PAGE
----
Music-Sharing Conviction Comes with Stiff Penalty

In Duluth, Minn., on Thursday, a federal jury convicted Jammie Thomas for copyright infringement for sharing music online. Thomas is to pay $9,250 for each of the 24 songs involved in the case. Eric Bangeman, who has been covering the trial for the tech Web site Ars Technica, talks with Michele Norris about what the case will mean for future litigation involving file sharing.

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ROBERT SIEGEL, Host:

From NPR News, this is ALL THINGS CONSIDERED. I'm Robert Siegel.

MICHELE NORRIS, Host:

And I'm Michele Norris.

It has been build as a key legal victory for the music industry. A federal jury yesterday found that Jammie Thomas of Brainerd, Minnesota was liable for copyright infringement for sharing music online. The jury imposed a penalty of $220,000, a little over $9,000, for each of the 24 recordings that Thomas allegedly swapped online.

Jammie Thomas' case was the first case bought by the Recording Industry Association of America to go all the way to trial. She denied that any of the music on her computer had been shared.

To find out what the ruling means for the recording industry and for those who download music online, we turn to Eric Bangeman. He's been covering the trial for the technology Web site Ars Technica.

ERIC BANGEMAN: The recording industry said she logged on to a file-sharing network called Kazaa and that she had entire folder full of MP3 files, and that those files were available for anybody else on the network. And there were, according to the RIAA's exhibits, over two million people logged on at the time that the infringement was detected. And so they, you know, alleged that she was distributing the music to other people for downloading and that she had also downloaded much of the music herself.

NORRIS: So it seems like one of the key questions here is whether she actually distributed the songs or just made them available?

BANGEMAN: Yeah. That's - it might not sound like a big distinction, but it actually is and that was one of the key areas of the case. There's an - and these file-sharing cases, there's been a lot of discussion over whether making a song available on a file-sharing network is the same as distribution under the Copyright Act.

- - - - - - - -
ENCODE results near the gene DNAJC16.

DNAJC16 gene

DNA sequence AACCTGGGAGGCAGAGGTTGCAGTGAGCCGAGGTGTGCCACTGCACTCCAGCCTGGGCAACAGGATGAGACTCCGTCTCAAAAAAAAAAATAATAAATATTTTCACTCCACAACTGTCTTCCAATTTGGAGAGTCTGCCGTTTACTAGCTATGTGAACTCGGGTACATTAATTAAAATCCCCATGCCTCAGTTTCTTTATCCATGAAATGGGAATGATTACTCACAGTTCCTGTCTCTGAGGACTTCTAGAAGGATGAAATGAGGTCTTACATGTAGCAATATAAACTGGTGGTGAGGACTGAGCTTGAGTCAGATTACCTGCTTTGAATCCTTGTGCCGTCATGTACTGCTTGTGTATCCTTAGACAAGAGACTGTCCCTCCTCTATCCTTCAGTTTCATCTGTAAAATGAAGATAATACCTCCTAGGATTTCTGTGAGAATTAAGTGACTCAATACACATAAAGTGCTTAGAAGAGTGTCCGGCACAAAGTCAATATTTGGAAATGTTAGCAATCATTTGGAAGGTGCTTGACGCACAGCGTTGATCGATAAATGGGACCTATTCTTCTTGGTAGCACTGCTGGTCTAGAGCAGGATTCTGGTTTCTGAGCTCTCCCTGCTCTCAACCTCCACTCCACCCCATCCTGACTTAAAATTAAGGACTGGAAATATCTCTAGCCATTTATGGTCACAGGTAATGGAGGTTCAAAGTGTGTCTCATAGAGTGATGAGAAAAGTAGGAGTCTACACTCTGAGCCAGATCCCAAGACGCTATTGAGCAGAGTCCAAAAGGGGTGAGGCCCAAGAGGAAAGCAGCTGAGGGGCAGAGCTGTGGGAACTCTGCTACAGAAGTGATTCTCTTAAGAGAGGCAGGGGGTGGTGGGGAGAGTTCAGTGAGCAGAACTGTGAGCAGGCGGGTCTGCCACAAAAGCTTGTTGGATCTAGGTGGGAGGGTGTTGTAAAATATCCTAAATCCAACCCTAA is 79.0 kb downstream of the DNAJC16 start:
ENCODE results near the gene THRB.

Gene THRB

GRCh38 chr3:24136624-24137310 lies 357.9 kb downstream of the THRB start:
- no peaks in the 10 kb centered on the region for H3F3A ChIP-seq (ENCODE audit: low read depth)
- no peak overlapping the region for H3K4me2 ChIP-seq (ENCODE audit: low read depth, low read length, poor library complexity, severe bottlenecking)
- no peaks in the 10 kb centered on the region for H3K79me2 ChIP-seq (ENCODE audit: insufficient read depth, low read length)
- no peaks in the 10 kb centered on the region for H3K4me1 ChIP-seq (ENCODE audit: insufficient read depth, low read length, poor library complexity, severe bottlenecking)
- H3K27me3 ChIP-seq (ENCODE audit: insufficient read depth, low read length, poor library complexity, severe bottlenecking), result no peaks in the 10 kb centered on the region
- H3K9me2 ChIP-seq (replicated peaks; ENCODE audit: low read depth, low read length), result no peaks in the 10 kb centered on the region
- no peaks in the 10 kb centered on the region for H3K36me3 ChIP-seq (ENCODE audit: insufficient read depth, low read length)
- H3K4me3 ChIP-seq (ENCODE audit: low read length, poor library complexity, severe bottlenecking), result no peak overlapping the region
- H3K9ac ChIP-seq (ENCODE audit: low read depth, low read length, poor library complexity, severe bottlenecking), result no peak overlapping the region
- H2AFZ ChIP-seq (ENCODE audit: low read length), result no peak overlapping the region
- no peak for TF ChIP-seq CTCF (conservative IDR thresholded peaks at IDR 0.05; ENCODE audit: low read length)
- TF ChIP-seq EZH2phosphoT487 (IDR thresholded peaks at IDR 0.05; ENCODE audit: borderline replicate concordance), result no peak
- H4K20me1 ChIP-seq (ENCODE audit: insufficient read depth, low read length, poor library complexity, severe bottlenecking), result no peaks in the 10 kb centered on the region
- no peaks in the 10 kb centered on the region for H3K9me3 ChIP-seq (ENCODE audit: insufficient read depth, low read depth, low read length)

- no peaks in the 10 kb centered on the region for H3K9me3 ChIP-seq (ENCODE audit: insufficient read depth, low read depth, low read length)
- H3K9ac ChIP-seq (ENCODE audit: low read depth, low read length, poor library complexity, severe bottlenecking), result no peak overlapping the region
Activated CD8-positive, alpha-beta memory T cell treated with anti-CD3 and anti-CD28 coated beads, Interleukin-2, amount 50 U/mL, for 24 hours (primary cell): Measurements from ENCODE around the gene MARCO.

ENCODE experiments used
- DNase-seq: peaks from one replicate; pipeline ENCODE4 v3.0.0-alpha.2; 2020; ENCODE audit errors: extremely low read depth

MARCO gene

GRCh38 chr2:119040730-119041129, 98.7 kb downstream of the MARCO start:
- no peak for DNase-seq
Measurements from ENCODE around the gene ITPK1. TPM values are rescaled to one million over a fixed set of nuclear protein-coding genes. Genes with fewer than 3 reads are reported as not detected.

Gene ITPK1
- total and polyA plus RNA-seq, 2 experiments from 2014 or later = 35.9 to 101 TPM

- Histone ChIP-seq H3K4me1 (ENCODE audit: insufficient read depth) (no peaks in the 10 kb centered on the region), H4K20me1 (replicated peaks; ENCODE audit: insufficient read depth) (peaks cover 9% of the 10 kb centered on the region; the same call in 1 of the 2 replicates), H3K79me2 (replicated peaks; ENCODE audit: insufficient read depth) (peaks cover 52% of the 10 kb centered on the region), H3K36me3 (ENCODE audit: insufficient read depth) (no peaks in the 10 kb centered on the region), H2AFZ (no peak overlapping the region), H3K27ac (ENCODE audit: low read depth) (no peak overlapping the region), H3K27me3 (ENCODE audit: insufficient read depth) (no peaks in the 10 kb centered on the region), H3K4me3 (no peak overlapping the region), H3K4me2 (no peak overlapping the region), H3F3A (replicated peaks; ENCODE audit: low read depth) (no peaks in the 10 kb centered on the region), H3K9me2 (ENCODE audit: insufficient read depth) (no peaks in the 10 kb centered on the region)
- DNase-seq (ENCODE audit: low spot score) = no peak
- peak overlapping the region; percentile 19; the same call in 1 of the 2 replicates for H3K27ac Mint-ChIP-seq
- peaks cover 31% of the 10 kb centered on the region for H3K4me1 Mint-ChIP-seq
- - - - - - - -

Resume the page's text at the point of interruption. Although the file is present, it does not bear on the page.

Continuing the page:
NORRIS: So if we were to draw an analogy with, say, a criminal court, this might be like possession with intent to distribute?

BANGEMAN: Yeah. That's probably a pretty good comparison.

NORRIS: The Recording Industry Association of America has filed more than 20,000 of these lawsuits, trying to get a handle on this copyright piracy. I just want to ask you another question about the plaintiff in this case, Jammie Thomas. Of all the lawsuits that have been filed, this is the only case that's actually gone to trial. Why did she decide to fight this?

BANGEMAN: Well, she said the cost of hiring an attorney for a retainer was pretty much the same as it would have cost her to settle with the RIAA before it goes the trial. The RIAA typically demands a settlement of $3,000 to $4,000 before it's willing to drop a lawsuit. So from her standpoint, it probably seemed like an even trade off. In the wake of the verdict and at $222,000 infringement judgment, she might be having second thoughts about that.

NORRIS: And does this campaign - if we could call it that - continue, are they still filing these lawsuits?

BANGEMAN: Yes, they are. More recently, they've moved towards college campuses, starting to target college students by sending what they call these notification letters to IT administrations at campuses across the country. And I think they've targeted over 50 campuses so far and filed several hundred lawsuits directed primarily at the college students.

NORRIS: With the growth of iTunes and other sites that allow you to actually purchase music by the song or by the album, is there still a lot of piracy going on?